On June 7, the Senate Appropriations Committee unanimously approved the Fiscal Year (FY) 2019 Transportation, Housing and Urban Development (THUD) funding bill, which provides $44.5 billion in total net discretionary spending for HUD programs, a four percent increase over FY 2018 levels. According to THUD Subcommittee Chairwoman Susan Collins (R-ME), this increased allocation ensured that the bill could fully fund all tenant- and project-based rental assistance, maintain FY 2018’s increased funding levels for critical programs including the HOME Investment Partnerships Program (HOME), and make other targeted investments. NCSHA will provide a more detailed analysis of the bill when it is publicly available; below are preliminary HUD highlights:
- $1.362 billion for HOME, the same as FY 2018 enacted, and 10 percent higher than what the House Appropriations Committee provided in its FY 2019 bill.
- $3.3 billion for Community Development Block Grants, equal to FY 2018 funding.
- $2.6 billion for Homeless Assistance Grants, $200 million more than FY 2018 funding, with $82 million set aside to address youth homelessness and $50 million for survivors of domestic violence.
- $678 million to the Section 202 Housing for the Elderly program, equal to FY 2018 funding, with $51 million set aside for new units and $10 million for home modification grants to help low-income seniors age in place.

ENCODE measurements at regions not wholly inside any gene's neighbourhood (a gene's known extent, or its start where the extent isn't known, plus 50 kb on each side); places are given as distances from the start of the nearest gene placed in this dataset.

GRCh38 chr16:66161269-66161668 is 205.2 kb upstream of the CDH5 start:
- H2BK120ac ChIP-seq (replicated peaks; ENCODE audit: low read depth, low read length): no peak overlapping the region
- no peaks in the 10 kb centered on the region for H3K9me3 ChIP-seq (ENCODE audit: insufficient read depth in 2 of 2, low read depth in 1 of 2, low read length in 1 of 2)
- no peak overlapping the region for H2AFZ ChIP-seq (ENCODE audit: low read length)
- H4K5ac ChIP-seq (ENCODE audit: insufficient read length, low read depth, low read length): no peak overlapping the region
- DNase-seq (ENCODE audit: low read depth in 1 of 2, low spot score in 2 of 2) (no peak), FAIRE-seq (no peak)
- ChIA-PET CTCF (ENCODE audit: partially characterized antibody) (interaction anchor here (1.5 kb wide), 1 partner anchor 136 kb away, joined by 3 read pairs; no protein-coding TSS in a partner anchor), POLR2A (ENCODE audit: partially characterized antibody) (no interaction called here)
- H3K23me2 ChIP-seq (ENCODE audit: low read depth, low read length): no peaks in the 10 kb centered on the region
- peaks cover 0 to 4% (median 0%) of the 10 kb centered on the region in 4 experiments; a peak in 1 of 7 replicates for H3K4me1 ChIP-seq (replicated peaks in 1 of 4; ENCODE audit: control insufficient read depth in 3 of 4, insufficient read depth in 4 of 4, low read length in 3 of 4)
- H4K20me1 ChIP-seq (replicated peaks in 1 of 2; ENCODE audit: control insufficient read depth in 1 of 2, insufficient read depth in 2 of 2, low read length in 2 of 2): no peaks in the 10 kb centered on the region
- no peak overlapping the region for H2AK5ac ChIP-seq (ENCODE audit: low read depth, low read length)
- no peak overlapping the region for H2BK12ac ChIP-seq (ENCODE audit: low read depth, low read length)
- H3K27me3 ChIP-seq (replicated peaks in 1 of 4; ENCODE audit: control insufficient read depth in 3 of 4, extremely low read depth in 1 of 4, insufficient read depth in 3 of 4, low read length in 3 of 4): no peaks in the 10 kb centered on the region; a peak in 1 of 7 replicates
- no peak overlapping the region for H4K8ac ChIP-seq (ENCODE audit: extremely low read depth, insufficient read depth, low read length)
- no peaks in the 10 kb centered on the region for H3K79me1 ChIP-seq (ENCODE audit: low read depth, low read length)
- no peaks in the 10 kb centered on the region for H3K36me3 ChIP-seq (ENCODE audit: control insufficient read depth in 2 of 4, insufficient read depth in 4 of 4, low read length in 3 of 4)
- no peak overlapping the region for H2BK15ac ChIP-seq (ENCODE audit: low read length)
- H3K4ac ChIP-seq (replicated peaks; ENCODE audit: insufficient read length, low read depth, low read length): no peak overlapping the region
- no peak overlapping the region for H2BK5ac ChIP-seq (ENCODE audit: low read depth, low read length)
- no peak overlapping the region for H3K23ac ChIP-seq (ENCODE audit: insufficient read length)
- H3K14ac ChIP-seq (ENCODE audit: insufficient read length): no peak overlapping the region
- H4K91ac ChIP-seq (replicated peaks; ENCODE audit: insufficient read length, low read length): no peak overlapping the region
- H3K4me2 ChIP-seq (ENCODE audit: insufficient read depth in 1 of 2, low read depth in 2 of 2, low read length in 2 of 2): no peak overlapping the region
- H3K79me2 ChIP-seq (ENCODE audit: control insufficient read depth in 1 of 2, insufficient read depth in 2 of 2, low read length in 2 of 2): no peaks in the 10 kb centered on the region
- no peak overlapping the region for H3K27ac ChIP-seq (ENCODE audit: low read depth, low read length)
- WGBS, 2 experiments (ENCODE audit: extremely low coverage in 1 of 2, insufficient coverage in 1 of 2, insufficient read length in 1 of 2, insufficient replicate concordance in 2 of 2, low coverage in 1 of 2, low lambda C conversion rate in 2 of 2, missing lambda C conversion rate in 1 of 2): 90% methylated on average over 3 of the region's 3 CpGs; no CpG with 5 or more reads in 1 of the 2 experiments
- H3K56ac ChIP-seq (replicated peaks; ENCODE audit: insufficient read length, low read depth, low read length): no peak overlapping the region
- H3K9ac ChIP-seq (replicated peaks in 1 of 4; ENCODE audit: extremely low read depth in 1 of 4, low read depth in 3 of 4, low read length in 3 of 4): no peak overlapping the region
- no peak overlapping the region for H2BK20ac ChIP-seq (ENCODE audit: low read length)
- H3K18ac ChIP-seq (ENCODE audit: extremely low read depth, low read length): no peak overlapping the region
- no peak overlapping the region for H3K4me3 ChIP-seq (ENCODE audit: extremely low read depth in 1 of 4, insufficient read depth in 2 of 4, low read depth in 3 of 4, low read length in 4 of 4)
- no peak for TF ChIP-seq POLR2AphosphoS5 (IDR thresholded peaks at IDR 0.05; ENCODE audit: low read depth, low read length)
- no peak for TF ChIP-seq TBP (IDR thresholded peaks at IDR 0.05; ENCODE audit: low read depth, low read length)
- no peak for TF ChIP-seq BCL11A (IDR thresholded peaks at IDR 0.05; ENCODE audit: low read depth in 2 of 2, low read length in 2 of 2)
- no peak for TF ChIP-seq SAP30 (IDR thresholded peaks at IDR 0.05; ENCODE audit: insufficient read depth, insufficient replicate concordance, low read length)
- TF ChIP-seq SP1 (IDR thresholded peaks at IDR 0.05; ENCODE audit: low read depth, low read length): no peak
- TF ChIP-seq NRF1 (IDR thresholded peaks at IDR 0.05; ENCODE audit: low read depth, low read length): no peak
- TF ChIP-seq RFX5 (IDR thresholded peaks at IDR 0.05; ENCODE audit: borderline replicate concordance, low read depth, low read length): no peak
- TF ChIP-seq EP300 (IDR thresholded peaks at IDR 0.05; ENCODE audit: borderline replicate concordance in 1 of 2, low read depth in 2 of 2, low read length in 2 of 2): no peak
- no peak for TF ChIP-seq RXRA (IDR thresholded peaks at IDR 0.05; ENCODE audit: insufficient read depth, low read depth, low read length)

- $22.8 billion for Housing Choice Vouchers, 11 percent more than FY 2018 funding and $324 million more than the House FY 2019 bill.
- $11.7 billion to renew all project-based rental assistance contracts, an increase of $632 million over the FY 2018 funding level.
- $154 million for Section 811 Housing for Persons with Disabilities, equal to the House version and $75 million less than FY 2018 funding.
- $40 million for HUD–Veterans Affairs Supportive Housing (VASH) vouchers, equal to FY 2018 funding.
- $260 million for lead hazard abatement, $30 million more than FY 2018 funding.
The Senate is expected to consider the FY 2019 THUD bill this summer, but it has not yet scheduled such consideration. For more information, contact NCSHA’s Althea Arnold.